Thursday, July 10, 2014

Post-Party Anxiety

A while back, I wrote about Pre-Party Anxiety.

I think many people can relate to the nervousness or butterflies you get before going to a big social event, party, or gathering.  Some experience the anxiety worse than others – especially if you have agoraphobic tendencies or social anxiety in general.  On the flipside, I’m sure there are some people who don’t have trouble at all.  However, for those of you who are familiar with the symptoms of anxiety, you know that it’s no fun.

Previously, I thought that after an event was over, I was out of the woods, in the clear, free from harm…done with anxiety for the time being.  But after last weekend, I became aware of this other anxiety that came after an event.  I realized, begrudgingly, that there must also be a post-party anxiety.

Social events drain my batteries (even though I do enjoy them and participate in them because, to me, it’s worth the work).  Nonetheless, the company, the conversations, and all that good stuff, still get me overwhelmed and nervous.  Even after the event is over, I noticed that I get a different kind of anxiety that threatens to take over my brain.

I spend time mentally preparing for social situations, and I try to equip myself with the skills I need to get through it joyfully and relatively pain-free.  Yet, I haven’t been prepared for what comes after, even when I’ve successfully stayed at a gathering without leaving early because of anxiety.

It’s probably the result of low resources – being at parties takes a lot out of me – and I don’t have the strength to fight off the anxiety demons post-party.  But, I think a lot of it can be prevented (or at least, reduced) if I have a game plan.

It’s worth it to me to attend social gatherings.  I’m not just going to stay home all the time.  I want to learn how to cope with the anxiety so that it’s not so bad.  And being aware of what causes me anxiety is a good first step in learning how to deal with it.

After a party, I find myself unable to relax.  It’s like I need to decompress, move really slow, and reorient myself to my surroundings.  I find that I analyze conversations, re-live certain moments, and think and think and think and think about the day.

“Did I say the right thing to that person?  I didn’t get a chance to talk to that one person.  That one moment was really awkward.  Why did I say that?  Sometimes, I don’t know why I say certain things.  I should think before I talk!  Did I unintentionally blow off anyone?  I didn’t finish that conversation with that one person.  I hope they don’t think I didn’t want to talk to them.”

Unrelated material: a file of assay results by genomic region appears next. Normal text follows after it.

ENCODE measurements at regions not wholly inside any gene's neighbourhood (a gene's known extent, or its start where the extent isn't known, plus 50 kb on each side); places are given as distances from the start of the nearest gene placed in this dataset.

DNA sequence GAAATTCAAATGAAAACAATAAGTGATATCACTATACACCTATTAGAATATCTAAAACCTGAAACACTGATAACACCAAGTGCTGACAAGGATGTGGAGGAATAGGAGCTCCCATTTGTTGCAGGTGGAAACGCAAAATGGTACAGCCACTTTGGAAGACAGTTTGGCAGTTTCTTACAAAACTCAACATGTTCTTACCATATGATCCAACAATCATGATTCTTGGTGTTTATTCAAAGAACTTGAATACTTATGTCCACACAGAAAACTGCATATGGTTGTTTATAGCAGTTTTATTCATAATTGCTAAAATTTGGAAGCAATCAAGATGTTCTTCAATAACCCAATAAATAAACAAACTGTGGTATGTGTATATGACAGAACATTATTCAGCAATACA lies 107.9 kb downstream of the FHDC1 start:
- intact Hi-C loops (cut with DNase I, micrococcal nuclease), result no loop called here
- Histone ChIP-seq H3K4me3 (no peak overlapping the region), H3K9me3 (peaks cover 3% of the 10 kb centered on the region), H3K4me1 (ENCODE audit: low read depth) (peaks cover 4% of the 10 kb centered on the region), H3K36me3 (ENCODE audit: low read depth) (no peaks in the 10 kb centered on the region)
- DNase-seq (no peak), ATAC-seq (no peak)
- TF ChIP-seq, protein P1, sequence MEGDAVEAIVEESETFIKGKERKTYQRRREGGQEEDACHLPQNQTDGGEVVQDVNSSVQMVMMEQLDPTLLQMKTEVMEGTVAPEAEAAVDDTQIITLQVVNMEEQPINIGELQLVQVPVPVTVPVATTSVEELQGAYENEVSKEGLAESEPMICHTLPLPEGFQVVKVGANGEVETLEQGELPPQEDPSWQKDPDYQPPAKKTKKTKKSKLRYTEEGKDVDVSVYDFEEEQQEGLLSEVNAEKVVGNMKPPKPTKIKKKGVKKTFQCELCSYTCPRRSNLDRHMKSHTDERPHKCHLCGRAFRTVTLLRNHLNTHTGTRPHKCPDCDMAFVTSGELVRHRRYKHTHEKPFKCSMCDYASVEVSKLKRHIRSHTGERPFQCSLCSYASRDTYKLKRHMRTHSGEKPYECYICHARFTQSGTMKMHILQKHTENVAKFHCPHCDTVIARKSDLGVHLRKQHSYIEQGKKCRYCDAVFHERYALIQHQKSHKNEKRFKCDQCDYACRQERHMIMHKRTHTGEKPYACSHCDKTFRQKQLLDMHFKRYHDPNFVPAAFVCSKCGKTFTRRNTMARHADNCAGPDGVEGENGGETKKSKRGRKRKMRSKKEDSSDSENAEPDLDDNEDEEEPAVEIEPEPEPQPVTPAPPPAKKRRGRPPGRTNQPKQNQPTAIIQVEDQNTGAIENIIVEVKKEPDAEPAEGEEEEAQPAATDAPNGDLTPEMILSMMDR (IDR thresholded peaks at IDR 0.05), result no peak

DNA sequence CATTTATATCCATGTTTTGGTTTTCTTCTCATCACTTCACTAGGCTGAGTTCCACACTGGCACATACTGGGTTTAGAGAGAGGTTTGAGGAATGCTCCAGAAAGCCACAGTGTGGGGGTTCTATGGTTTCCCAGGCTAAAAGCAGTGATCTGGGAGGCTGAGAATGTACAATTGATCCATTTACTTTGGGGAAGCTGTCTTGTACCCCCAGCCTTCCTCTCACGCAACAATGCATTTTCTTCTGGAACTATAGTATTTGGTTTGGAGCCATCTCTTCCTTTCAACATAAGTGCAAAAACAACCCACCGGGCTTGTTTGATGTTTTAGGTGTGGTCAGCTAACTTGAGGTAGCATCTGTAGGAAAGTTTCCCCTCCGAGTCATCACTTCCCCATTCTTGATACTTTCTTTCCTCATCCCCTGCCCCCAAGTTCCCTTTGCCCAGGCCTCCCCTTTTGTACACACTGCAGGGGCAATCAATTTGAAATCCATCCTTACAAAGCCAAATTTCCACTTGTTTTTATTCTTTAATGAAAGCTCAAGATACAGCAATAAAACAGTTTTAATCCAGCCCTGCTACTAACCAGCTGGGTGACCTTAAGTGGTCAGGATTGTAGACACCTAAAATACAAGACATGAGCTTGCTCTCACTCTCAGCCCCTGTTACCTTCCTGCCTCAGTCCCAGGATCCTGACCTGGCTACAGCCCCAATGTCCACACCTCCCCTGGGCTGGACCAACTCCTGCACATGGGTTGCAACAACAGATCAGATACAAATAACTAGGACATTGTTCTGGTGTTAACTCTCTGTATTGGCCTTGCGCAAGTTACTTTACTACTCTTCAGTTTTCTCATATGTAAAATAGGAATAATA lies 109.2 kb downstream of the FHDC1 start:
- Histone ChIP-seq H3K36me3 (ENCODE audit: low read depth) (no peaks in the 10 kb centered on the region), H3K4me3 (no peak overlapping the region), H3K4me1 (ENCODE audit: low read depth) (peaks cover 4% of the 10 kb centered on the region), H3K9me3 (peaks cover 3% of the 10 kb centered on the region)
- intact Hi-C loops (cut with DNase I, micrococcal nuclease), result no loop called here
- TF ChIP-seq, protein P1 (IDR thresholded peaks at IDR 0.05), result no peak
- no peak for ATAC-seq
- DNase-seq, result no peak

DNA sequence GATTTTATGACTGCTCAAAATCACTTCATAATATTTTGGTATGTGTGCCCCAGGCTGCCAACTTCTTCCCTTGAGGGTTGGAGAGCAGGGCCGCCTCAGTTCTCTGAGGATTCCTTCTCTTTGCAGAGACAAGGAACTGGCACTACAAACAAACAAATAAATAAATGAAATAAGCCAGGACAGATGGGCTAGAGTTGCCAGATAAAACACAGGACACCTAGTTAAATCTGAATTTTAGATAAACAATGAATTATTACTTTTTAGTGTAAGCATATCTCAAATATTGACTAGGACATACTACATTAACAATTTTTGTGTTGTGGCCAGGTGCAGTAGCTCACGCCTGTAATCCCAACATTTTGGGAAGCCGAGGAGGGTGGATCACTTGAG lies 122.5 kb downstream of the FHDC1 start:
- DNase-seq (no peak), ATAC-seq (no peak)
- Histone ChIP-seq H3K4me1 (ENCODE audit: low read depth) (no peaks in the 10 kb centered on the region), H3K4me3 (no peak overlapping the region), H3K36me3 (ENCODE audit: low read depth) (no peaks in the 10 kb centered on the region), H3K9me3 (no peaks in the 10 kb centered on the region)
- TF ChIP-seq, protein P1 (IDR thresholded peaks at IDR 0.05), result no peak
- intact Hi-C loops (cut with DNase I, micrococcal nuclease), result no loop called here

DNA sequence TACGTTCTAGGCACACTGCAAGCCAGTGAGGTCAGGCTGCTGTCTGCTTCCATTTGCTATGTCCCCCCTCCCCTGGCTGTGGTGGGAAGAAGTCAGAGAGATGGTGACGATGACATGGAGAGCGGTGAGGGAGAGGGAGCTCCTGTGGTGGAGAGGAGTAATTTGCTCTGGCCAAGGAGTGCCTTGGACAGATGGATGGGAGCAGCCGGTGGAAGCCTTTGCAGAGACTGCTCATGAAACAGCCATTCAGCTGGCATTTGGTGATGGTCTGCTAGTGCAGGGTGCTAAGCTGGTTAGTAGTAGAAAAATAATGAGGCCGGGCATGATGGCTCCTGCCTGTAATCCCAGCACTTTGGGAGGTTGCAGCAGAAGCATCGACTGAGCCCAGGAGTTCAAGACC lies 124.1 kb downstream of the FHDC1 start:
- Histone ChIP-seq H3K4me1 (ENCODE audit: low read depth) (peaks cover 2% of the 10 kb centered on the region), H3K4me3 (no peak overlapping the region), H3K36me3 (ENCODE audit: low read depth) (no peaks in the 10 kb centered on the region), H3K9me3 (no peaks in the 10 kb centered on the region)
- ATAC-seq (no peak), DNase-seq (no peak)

And vanity and pride play a part as well…

“Did I sound silly when I said that?  Did I overdo it when talking to that person?  Did I look dumb?  Did I eat too much or too fast?  Is that person still going to like me after that interaction?  Are they still going to think highly of me?  Is this one person still going to want to hang out with me in the future?”

My mind feels like it’s going 100mph and I don’t feel like I can stop it or slow it down.  Sometimes I find myself walking around the house in circles doing random things that aren’t necessary.  Like, I’ll fluff the couch pillows, fill up my water bottle, and organize the books on my end table…at midnight.

I think that I can help myself in these situations by first becoming aware of this “Post-Party Anxiety”, how it affects me, and what I can do about it.

I think a good way to deal with this type of anxiety is to first get rid of the desire to appear a certain way; whether it’s about physical looks or whether it’s about personality – appearing smart, composed, or graceful.

A lot of my anxiety stems from the fear of not being a certain way.  And the fear of not being a certain way comes from the fear of not being accepted and loved.

I need to remember that I am who I am and that this good enough for me.  I need to care less about what others think of me, because, in the end, it doesn’t matter what they think anyway.  Comparing myself to others is useless because it only leads to discouragement and self-pity.  I need to remember that I am loved, I am accepted, and I am good enough – first and foremost, because my self-worth comes from God Himself.

Also, I need to remind myself that I’m not weird.  It’s OK to have a transitional routine – nothing out of control or really lengthy – just a few things that help me settle down.  I was doing this before without realizing what I was doing, but my mistake was that I thought I was crazy and I felt weird for doing it.  But I can see now that it is helpful to have a specific routine in order to transition from a particularly taxing event.  What I need to add to the routine is the awareness of what I am doing and the confidence that when I’m done I can let go of the anxiety.  And I need to give myself permission to wind down when I get home instead of expecting myself to go perfectly from one thing to the next.